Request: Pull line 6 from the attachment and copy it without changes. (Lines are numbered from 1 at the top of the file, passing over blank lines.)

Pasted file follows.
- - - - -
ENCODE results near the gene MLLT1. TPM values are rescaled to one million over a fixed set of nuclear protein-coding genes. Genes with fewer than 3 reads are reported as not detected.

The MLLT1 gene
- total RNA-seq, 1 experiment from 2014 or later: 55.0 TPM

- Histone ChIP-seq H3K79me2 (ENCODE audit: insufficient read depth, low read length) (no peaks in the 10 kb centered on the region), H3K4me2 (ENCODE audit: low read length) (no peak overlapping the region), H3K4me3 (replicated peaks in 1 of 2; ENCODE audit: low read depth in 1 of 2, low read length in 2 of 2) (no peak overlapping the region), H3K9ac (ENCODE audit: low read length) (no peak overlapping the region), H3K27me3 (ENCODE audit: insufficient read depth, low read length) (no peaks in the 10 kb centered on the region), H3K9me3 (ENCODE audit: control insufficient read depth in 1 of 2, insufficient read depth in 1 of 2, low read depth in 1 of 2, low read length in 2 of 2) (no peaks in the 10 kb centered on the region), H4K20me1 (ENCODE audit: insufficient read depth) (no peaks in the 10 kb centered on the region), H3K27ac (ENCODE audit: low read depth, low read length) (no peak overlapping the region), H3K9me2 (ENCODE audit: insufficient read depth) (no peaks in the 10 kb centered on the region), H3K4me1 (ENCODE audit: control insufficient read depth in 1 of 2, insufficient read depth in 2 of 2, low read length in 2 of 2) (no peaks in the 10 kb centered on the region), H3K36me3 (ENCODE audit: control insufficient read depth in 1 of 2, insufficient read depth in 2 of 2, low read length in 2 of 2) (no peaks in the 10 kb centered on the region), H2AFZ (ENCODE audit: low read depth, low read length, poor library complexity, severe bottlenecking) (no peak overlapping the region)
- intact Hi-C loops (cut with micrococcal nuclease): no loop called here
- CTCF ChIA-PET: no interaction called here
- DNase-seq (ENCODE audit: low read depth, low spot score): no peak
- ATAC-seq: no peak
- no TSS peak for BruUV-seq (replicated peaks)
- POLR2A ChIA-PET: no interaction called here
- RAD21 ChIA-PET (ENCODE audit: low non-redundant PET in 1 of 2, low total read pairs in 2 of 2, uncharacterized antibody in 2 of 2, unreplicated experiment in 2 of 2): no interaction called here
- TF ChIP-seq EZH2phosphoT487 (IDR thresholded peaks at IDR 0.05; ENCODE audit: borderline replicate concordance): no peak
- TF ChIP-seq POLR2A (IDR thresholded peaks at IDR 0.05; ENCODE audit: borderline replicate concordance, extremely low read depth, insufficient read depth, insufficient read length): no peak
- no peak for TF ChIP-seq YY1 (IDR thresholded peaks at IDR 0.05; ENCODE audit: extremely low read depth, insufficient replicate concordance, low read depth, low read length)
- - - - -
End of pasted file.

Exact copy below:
- CTCF ChIA-PET: no interaction called here